Wed, Feb 05, 2014 - Page 9 News List

Disasters give cities chance to come back better

By Charles Anderson, Daniel Breece, Tom Dart, Rashmee Roshan Lal  /  The Guardian

Across the city, 134,000 housing units were damaged, but the recovery effort has been fragmented, giving the impression there is no master plan. In the wake of the 2005 flood, money surged into New Orleans. The US Federal Emergency Management Agency provided nearly US$20 billion to help Louisiana recover from Katrina and Rita, the hurricane that hit the city a month later. The levees and floodwalls have been rebuilt at a cost of US$14.5 billion, while the state’s Road Home program claims to have channeled about US$9 billion to more than 130,000 residents.

However, Road Home was beset by administrative problems and was the subject of a discrimination lawsuit settled in 2011 because, typically, it handed out grants based on a home’s pre-Katrina worth, rather than the cost of fixing damage. This was advantageous to people who lived in more expensive, white areas.

“Eight years is a long time,” 63-year-old Errol Joseph said as he gazed at what remains of his home on Forstall Street in the most barren part of the Ninth Ward.

He has lived here most of his life, in a house that is presently a carapace of interlocking wooden beams, with an oddly neat pyramid of rubble in the front yard.

Of course, not everyone came back. The population of New Orleans slumped from 485,000 in 2000 to an estimated 230,000 residents 11 months after Katrina, according to the Greater New Orleans Community Data Center. However, by July 2012, it was back up to 369,000.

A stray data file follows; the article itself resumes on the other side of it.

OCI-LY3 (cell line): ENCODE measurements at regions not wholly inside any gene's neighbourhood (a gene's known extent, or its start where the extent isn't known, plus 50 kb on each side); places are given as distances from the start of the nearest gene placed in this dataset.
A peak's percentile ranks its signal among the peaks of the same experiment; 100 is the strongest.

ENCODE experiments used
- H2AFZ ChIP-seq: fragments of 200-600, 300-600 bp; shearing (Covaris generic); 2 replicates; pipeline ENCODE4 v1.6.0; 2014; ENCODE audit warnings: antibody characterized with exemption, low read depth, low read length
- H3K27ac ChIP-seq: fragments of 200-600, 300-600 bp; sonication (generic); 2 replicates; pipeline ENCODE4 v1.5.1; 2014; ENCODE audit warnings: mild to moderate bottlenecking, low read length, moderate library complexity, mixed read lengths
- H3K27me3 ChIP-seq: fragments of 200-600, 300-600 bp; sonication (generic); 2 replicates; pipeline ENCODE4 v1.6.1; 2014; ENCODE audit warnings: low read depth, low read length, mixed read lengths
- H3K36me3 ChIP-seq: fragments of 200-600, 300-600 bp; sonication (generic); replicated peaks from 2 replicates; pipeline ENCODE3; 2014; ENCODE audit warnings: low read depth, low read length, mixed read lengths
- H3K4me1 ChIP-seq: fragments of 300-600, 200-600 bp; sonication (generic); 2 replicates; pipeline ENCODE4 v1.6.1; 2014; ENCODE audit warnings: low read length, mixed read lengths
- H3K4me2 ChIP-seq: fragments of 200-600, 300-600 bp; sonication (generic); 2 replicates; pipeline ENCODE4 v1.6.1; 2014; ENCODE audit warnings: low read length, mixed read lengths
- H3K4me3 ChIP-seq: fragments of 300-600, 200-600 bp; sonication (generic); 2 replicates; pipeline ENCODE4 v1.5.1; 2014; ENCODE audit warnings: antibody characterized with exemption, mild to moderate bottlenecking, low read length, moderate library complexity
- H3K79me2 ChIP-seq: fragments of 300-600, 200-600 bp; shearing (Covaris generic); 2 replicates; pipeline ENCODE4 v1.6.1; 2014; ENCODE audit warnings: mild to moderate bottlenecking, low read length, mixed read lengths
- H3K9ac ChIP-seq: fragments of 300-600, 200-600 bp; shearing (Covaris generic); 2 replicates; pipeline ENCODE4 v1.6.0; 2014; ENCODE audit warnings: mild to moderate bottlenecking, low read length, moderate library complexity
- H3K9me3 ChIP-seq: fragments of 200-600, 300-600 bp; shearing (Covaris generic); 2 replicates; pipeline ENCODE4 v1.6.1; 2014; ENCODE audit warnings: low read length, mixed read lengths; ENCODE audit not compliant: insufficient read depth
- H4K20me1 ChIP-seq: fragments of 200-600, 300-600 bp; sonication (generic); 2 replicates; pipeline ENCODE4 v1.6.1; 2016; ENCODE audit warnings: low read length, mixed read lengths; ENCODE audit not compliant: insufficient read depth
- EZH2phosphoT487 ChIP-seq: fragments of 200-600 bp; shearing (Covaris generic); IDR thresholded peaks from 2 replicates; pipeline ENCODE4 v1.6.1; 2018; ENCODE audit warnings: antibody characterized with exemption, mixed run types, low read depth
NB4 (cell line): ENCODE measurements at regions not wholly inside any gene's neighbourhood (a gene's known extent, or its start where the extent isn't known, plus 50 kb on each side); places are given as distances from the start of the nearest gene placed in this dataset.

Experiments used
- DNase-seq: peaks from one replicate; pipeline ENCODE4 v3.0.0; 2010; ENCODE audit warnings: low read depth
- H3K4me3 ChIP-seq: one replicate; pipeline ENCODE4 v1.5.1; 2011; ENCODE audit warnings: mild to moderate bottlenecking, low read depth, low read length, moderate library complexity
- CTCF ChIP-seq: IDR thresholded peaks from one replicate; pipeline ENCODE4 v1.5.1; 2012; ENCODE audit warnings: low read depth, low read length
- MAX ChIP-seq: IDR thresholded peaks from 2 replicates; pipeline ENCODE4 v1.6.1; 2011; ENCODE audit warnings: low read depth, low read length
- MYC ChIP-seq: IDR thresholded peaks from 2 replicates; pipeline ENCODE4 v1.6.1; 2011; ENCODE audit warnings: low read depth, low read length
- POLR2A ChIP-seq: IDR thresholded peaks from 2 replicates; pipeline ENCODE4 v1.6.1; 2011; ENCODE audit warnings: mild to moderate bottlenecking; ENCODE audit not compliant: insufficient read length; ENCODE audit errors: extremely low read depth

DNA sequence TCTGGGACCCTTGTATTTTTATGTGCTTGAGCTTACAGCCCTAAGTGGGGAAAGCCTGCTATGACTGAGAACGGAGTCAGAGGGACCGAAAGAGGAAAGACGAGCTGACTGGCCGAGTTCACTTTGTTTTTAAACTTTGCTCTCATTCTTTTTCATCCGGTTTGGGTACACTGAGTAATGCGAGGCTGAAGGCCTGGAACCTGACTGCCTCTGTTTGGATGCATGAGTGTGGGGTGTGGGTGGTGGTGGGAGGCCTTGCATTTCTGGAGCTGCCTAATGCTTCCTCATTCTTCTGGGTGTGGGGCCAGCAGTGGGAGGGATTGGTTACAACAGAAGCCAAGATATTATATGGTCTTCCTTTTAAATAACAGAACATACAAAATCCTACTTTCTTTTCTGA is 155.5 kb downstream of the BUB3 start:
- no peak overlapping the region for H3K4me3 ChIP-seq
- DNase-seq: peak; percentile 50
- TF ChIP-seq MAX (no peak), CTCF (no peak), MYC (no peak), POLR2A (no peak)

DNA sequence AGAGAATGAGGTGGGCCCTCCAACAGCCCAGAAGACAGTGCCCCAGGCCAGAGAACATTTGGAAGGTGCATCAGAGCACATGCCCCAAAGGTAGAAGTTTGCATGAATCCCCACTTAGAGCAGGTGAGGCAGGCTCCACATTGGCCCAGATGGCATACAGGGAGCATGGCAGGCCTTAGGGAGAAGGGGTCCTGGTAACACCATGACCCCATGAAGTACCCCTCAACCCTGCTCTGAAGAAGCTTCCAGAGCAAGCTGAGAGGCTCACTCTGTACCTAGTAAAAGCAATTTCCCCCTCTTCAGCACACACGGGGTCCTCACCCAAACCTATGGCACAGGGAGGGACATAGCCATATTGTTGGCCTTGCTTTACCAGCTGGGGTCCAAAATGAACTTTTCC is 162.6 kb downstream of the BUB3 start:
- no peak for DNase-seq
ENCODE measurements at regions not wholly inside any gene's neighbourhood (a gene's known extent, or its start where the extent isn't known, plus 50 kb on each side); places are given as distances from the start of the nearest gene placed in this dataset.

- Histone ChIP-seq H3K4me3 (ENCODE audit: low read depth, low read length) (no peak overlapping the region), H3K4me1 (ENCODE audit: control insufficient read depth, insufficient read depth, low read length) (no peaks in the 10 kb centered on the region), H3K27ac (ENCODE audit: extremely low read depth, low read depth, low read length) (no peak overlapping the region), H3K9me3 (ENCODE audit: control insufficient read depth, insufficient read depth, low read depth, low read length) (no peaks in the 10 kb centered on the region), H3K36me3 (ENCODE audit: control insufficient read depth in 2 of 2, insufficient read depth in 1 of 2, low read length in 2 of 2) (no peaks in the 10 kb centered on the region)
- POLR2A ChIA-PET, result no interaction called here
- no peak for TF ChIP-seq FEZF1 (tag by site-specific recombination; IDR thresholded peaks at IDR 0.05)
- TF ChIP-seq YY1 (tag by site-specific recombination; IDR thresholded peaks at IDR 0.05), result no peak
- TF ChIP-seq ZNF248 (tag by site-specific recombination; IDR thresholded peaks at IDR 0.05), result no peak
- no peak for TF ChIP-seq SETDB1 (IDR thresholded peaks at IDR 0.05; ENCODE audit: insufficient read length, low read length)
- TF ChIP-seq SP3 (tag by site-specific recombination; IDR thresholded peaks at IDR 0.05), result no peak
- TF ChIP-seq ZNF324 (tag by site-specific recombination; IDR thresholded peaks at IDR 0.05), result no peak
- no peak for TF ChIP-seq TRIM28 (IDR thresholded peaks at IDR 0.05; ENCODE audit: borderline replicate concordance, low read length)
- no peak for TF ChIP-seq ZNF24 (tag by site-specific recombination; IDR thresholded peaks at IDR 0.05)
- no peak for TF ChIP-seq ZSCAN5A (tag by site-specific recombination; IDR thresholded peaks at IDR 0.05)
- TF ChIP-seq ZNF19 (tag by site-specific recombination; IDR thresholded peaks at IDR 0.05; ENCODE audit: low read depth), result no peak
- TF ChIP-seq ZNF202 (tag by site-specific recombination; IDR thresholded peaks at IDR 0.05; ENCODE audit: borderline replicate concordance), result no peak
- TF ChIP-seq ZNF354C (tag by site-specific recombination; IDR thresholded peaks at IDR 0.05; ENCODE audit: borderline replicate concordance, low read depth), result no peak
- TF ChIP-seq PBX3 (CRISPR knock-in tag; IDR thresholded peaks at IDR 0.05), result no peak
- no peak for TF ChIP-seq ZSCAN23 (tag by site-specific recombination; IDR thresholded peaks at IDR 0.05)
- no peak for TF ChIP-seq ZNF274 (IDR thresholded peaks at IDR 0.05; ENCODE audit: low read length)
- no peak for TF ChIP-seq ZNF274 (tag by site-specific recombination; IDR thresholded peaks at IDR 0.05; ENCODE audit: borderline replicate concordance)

By Charles Anderson

The new Christchurch, which is being marketed as “greener, more compact, more accessible and safer,” will cost in the region of NZ$40 billion (US$32.6 billion) — almost 20 percent of New Zealand’s GDP.

Straight after the 2011 earthquake, the government’s response was to establish a single body, the Canterbury Earthquake Recovery Authority (CERA) to be solely responsible for the project, from the demolition of commercial buildings and homes, to planning the next phase of rebuilding.

“If you look around the world at cities which have experienced disasters, it is single-purpose organizations that are the most efficient,” CERA chief executive Roger Sutton said.

In the early period, almost 8,000 of the area’s 180,000 homes were “red zoned,” meaning that the land they were on was so badly damaged that it was unlikely it could ever be rebuilt on. A further 9,100 properties were reckoned to be uninhabitable because they required such major repairs. From June 2010 to June 2012, the population of the Greater Christchurch area fell by 9,200, or 2 percent.

Yet there have been protests over the way CERA has handled the red zoning of residential areas.

In November last year, some homeowners in the hills were warned that their properties were too dangerous to inhabit, after being told the contrary for more than a year. Before the earthquakes, the city center’s retail areas were not competing well with suburban malls.

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